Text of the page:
The World’s Most Haunted Paintings

Haunted paintings are a familiar enough site in children’s cartoons, but according to some people, they are not limited to the realms of animation and imagination. Even today, there are artists, viewers, and collectors who swear there is something sinister about certain artworks.

The following paintings are said to be responsible for all sorts of otherworldly events, from the feeling of being watched, to housefires.

Man Proposes, God Disposes

Man Proposes, God Disposes was painted by Edwin Henry Landseer in 1864, and currently is in the collection of Royal Holloway, University of London. The artist was inspired by news of the search of Sir John Franklin’s expedition, which had vanished in the Arctic 20 years before Landseer put brush to canvas. It is covered with the Union Jack during exams, as numerous students complained about feeling uneasy when near it. One of the legends associated with it is the story of the suicide of a student who stared at it.

Bernardo De Galvez Portrait

Painted by an unknown artist, the portrait of 18th century Spanish military leader Bernardo De Galvez hangs in Hotel Galvez, Galveston, Texas. Guests and staff reported that the painted figure unsettled them, and that its eyes followed them, but those stories were not the strangest things to happen. The long-dead military man appears to still insist that he is shown respect. If his permission is not asked before taking a photo of the portrait, the photo allegedly is blurred. At least players do not need to ask permission from online casino singapore.

The Woman of the Rain

The Woman of the Rain was painted by Ukrainian artist Svetlana Telets shortly after her graduation from Odessa Art University in 1996. According to Telets, she repeatedly felt as though someone was watching her for several months before she started work on the painting. She said that it felt as though an unseen hand was guiding hers, and that she was able to complete the work in a few hours. Previous owners returned the painting to the artist, complaining of unsettling supernatural occurrences. It now hangs in a Kiev salon.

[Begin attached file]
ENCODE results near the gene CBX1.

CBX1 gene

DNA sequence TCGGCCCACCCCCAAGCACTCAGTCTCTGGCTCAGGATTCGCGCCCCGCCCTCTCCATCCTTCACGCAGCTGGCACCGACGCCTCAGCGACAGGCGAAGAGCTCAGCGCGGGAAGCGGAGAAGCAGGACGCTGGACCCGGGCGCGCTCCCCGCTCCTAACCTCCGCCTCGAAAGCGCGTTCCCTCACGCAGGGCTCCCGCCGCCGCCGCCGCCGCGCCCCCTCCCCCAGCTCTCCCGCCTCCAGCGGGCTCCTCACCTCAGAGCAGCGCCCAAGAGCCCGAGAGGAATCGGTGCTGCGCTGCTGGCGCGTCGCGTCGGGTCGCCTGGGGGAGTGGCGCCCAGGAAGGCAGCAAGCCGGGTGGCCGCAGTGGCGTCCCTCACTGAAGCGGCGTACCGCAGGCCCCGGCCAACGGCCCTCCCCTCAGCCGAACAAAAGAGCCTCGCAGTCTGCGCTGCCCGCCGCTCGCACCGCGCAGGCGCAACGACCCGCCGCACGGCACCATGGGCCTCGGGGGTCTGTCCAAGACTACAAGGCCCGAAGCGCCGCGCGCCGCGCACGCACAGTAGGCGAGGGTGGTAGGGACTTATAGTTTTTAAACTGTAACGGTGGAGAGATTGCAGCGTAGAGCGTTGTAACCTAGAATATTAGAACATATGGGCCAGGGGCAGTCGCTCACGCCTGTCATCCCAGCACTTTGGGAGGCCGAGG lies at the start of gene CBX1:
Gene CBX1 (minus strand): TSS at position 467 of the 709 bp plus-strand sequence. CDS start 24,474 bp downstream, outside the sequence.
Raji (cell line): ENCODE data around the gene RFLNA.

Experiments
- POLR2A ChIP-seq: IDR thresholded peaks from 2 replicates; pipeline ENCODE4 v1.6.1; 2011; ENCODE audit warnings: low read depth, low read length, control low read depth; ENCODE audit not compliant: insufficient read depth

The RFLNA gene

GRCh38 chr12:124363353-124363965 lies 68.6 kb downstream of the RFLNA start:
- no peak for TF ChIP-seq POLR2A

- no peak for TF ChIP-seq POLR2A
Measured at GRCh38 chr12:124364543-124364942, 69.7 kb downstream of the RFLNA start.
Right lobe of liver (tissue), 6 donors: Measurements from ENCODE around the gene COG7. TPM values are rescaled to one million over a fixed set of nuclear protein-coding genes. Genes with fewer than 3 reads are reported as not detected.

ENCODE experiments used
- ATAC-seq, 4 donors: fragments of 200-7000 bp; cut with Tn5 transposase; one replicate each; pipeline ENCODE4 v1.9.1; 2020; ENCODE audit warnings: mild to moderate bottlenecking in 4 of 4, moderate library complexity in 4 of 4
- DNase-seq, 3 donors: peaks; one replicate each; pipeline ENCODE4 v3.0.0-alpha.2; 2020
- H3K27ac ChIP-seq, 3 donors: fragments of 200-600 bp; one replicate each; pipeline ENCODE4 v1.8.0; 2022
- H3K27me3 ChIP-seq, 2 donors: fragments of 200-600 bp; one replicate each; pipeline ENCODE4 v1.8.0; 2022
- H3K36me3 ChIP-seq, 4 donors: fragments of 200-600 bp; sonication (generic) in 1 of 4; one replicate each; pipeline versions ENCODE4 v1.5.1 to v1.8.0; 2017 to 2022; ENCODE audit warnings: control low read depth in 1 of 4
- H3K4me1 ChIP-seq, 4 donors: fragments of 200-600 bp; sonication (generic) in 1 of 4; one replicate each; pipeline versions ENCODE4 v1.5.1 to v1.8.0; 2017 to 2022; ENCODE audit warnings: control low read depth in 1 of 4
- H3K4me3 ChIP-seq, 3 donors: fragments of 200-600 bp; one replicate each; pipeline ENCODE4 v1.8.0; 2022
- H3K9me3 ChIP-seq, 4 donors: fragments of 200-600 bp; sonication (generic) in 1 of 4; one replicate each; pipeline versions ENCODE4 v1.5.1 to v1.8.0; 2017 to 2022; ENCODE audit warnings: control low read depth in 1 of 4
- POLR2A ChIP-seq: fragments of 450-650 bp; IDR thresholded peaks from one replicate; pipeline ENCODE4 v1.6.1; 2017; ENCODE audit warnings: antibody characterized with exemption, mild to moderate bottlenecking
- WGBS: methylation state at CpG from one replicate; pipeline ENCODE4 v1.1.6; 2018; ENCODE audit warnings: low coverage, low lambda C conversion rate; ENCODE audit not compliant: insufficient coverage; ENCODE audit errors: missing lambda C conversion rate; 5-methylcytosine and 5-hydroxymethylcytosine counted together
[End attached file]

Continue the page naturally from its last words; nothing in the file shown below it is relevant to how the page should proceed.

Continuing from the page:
The Crying Boy

Reproductions of Giovanni Bragolin’s the Crying Boy enjoyed unbelievable popularity between the 1950s and the 1980s. The artist, whose real name was Bruno Amadio, painted at least 65 images of tearful young boys and girls. In the 1980s, newspaper reports claimed the images were haunted. An uncanny number of Crying Boy reproductions were found undamaged by housefires that destroyed just about everything else. The number of similar reports received by the media surged, and one newspaper even collected more than 2500 of the paintings from readers, and then held a mass burning.

The Dead Mother

As unsettling as some viewers find Edvard Munch’s painting the Scream to be, it is one of lesser-known works that is believed to be haunted. The Dead Mother shows a wide-eyed young girl covering her ears while her mother lies dead in the bed behind her. According to previous owners, the girl’s eyes follow viewers, the bed sheets move, and the girl disappears and reappears.

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